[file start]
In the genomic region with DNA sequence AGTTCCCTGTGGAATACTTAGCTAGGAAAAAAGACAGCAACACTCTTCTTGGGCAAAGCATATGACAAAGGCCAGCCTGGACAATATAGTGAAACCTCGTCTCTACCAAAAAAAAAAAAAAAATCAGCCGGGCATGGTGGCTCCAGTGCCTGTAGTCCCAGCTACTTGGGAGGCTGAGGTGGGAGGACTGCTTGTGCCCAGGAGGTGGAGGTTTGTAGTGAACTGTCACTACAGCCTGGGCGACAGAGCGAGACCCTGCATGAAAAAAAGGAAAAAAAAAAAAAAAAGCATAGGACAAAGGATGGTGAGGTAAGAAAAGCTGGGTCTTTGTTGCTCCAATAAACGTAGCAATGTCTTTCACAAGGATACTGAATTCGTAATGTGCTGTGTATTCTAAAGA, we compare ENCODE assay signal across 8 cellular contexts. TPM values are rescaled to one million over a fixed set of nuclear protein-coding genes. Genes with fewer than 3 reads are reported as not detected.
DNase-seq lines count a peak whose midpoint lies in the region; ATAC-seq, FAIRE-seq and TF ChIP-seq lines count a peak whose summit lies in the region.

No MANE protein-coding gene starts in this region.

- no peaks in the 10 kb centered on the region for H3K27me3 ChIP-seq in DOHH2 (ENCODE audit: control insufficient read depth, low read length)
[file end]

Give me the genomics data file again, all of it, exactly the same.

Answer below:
In the genomic region with DNA sequence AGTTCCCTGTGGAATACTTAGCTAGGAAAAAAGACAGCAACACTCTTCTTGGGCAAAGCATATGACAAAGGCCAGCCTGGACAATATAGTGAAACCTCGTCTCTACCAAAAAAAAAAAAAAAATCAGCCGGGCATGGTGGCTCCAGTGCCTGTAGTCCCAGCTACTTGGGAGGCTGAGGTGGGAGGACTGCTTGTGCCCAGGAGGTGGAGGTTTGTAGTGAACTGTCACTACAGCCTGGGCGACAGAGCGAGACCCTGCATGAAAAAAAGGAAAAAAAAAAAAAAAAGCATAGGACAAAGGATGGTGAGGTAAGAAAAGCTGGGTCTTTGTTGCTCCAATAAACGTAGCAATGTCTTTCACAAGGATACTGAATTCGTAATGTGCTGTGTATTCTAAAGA, we compare ENCODE assay signal across 8 cellular contexts. TPM values are rescaled to one million over a fixed set of nuclear protein-coding genes. Genes with fewer than 3 reads are reported as not detected.
DNase-seq lines count a peak whose midpoint lies in the region; ATAC-seq, FAIRE-seq and TF ChIP-seq lines count a peak whose summit lies in the region.

No MANE protein-coding gene starts in this region.

- no peaks in the 10 kb centered on the region for H3K27me3 ChIP-seq in DOHH2 (ENCODE audit: control insufficient read depth, low read length)